In its first-year drug policy priorities, the Biden-Harris Administration outlined a strategy that includes expanding access to evidence-based prevention, treatment, harm reduction, and recovery support services, as well reducing the supply of illicit drugs. Since January, the Office of National Drug Control Policy has worked with other agencies across the government to advance President Biden’s drug policy priorities. Among the actions taken in the first ten months of the Biden-Harris Administration are:
- The American Rescue Plan invested nearly $4 billion to allow the Department of Health and Human Services’ (HHS) Substance Abuse and Mental Health Services Administration (SAMHSA) and Health Resources and Services Administration to expand access to vital mental health and substance use disorder services. The funding also included $30 million in supports for harm reduction services—a historic amount that will enhance interventions like syringe services programs.
- HHS announcement of the new HHS Overdose Prevention Strategy, which focuses on expanding primary prevention, harm reduction, evidence-based treatment, and recovery support services for all Americans. The HHS Overdose Prevention Strategy builds on the Biden-Harris Administration’s year one drug policy priorities and actions taken by the Administration to address addiction and the overdose epidemic since January.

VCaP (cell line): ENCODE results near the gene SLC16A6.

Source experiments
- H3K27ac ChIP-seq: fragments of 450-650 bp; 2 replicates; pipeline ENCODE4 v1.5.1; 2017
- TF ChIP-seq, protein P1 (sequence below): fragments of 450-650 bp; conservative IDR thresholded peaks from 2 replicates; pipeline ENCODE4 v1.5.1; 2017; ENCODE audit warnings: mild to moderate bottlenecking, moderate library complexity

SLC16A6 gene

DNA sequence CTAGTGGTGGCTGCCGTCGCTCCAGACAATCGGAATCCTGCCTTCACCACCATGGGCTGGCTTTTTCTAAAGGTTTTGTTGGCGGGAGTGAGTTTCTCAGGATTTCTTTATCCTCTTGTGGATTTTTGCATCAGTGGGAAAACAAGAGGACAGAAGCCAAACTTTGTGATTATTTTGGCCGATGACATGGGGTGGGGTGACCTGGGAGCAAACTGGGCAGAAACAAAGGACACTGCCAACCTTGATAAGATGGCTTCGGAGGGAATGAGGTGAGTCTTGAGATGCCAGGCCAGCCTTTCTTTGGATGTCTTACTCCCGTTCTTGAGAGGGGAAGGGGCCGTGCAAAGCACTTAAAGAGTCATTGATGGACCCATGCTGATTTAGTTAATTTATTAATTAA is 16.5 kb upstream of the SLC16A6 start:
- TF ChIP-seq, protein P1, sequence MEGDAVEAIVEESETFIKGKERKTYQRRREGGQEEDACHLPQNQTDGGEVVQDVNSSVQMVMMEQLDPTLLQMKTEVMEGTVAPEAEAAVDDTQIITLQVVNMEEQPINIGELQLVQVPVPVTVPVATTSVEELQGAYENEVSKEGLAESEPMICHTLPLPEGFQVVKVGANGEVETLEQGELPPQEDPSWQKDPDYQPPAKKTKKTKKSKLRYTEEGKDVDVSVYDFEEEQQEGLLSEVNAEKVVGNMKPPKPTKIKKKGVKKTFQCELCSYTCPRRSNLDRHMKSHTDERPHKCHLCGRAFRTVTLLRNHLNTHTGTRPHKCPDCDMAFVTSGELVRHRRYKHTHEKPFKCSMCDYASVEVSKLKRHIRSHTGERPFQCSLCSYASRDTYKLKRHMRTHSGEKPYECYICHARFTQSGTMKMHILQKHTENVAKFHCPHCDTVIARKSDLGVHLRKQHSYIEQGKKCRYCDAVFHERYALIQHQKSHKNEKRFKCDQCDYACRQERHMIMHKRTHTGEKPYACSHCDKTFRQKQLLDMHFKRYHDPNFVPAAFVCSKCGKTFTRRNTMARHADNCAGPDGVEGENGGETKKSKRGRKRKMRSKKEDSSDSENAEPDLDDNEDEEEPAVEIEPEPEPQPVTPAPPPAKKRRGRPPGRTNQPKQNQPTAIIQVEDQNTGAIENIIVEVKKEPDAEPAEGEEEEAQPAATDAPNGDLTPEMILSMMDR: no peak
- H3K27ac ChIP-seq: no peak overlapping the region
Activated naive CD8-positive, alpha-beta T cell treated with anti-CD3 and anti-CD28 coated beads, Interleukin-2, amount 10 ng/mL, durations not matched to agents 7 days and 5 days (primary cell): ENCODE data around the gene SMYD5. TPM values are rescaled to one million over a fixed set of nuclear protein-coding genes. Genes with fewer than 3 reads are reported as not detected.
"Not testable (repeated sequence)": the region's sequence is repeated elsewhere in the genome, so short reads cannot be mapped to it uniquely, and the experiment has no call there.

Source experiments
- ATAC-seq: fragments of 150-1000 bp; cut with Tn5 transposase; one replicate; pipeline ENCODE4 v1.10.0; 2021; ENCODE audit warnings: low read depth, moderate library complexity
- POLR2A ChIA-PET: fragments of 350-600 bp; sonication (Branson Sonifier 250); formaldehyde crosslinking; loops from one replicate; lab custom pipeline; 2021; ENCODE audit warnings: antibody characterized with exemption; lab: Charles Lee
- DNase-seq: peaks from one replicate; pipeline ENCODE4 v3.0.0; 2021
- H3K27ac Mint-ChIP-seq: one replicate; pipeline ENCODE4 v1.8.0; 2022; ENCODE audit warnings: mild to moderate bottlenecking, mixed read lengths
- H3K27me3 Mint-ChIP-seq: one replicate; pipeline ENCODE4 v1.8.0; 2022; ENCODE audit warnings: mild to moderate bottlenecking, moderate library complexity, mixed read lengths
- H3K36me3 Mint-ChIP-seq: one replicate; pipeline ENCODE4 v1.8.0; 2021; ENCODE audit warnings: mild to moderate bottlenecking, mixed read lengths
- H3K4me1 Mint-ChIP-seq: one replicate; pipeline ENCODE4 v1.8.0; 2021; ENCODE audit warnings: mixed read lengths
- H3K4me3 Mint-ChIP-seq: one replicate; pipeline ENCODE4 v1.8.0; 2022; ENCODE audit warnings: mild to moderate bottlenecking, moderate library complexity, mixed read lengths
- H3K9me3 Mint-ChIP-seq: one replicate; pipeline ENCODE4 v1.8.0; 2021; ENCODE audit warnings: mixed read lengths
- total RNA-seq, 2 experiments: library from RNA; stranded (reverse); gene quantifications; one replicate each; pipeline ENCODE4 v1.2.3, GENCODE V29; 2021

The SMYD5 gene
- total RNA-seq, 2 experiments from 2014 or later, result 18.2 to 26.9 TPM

- HHS released the Practice Guidelines for the Administration of Buprenorphine for Treating Opioid Use Disorder, which exempt eligible health care providers from federal certification requirements related to training, counseling and other ancillary services that are part of the process for obtaining a waiver to treat up to 30 patients with buprenorphine. This action expands access to evidence-based treatment by removing a critical barrier to buprenorphine prescribing.
- DEA lifted a decade-long moratorium on opioid treatment programs that want to include a mobile component. This rule change will help provide treatment to rural and other underserved communities, including incarcerated individuals.
- CDC and SAMHSA announced that federal funding may now be used to purchase fentanyl test strips in an effort to help curb the dramatic spike in drug overdose deaths.